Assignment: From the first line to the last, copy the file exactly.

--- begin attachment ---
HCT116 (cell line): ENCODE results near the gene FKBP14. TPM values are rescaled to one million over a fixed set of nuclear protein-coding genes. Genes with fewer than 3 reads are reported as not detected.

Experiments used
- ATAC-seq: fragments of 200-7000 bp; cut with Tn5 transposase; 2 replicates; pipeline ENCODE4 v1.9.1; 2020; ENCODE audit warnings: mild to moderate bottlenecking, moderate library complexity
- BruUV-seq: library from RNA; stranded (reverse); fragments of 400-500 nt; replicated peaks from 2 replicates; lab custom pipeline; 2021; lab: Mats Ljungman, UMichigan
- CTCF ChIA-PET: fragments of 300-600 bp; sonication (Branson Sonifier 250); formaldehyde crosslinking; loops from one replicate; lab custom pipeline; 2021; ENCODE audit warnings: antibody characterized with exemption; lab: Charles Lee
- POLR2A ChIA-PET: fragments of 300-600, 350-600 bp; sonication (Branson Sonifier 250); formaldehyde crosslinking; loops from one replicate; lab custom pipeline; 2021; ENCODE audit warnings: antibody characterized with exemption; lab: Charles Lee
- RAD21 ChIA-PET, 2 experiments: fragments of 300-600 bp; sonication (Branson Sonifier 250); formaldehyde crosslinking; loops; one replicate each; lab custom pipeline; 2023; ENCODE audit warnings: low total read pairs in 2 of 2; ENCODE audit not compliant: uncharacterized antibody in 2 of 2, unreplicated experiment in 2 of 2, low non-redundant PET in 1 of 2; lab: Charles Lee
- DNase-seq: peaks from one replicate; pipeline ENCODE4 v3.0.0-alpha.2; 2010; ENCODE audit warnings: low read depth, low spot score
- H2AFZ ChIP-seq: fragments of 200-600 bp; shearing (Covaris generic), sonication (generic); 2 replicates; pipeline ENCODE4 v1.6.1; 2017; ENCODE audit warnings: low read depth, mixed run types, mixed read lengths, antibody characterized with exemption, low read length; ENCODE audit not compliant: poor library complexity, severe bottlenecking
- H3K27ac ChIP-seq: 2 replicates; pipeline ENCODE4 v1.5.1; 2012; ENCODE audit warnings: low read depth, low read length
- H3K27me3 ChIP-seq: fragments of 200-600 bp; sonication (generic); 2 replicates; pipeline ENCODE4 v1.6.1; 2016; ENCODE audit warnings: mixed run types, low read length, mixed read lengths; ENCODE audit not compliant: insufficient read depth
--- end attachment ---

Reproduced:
HCT116 (cell line): ENCODE results near the gene FKBP14. TPM values are rescaled to one million over a fixed set of nuclear protein-coding genes. Genes with fewer than 3 reads are reported as not detected.

Experiments used
- ATAC-seq: fragments of 200-7000 bp; cut with Tn5 transposase; 2 replicates; pipeline ENCODE4 v1.9.1; 2020; ENCODE audit warnings: mild to moderate bottlenecking, moderate library complexity
- BruUV-seq: library from RNA; stranded (reverse); fragments of 400-500 nt; replicated peaks from 2 replicates; lab custom pipeline; 2021; lab: Mats Ljungman, UMichigan
- CTCF ChIA-PET: fragments of 300-600 bp; sonication (Branson Sonifier 250); formaldehyde crosslinking; loops from one replicate; lab custom pipeline; 2021; ENCODE audit warnings: antibody characterized with exemption; lab: Charles Lee
- POLR2A ChIA-PET: fragments of 300-600, 350-600 bp; sonication (Branson Sonifier 250); formaldehyde crosslinking; loops from one replicate; lab custom pipeline; 2021; ENCODE audit warnings: antibody characterized with exemption; lab: Charles Lee
- RAD21 ChIA-PET, 2 experiments: fragments of 300-600 bp; sonication (Branson Sonifier 250); formaldehyde crosslinking; loops; one replicate each; lab custom pipeline; 2023; ENCODE audit warnings: low total read pairs in 2 of 2; ENCODE audit not compliant: uncharacterized antibody in 2 of 2, unreplicated experiment in 2 of 2, low non-redundant PET in 1 of 2; lab: Charles Lee
- DNase-seq: peaks from one replicate; pipeline ENCODE4 v3.0.0-alpha.2; 2010; ENCODE audit warnings: low read depth, low spot score
- H2AFZ ChIP-seq: fragments of 200-600 bp; shearing (Covaris generic), sonication (generic); 2 replicates; pipeline ENCODE4 v1.6.1; 2017; ENCODE audit warnings: low read depth, mixed run types, mixed read lengths, antibody characterized with exemption, low read length; ENCODE audit not compliant: poor library complexity, severe bottlenecking
- H3K27ac ChIP-seq: 2 replicates; pipeline ENCODE4 v1.5.1; 2012; ENCODE audit warnings: low read depth, low read length
- H3K27me3 ChIP-seq: fragments of 200-600 bp; sonication (generic); 2 replicates; pipeline ENCODE4 v1.6.1; 2016; ENCODE audit warnings: mixed run types, low read length, mixed read lengths; ENCODE audit not compliant: insufficient read depth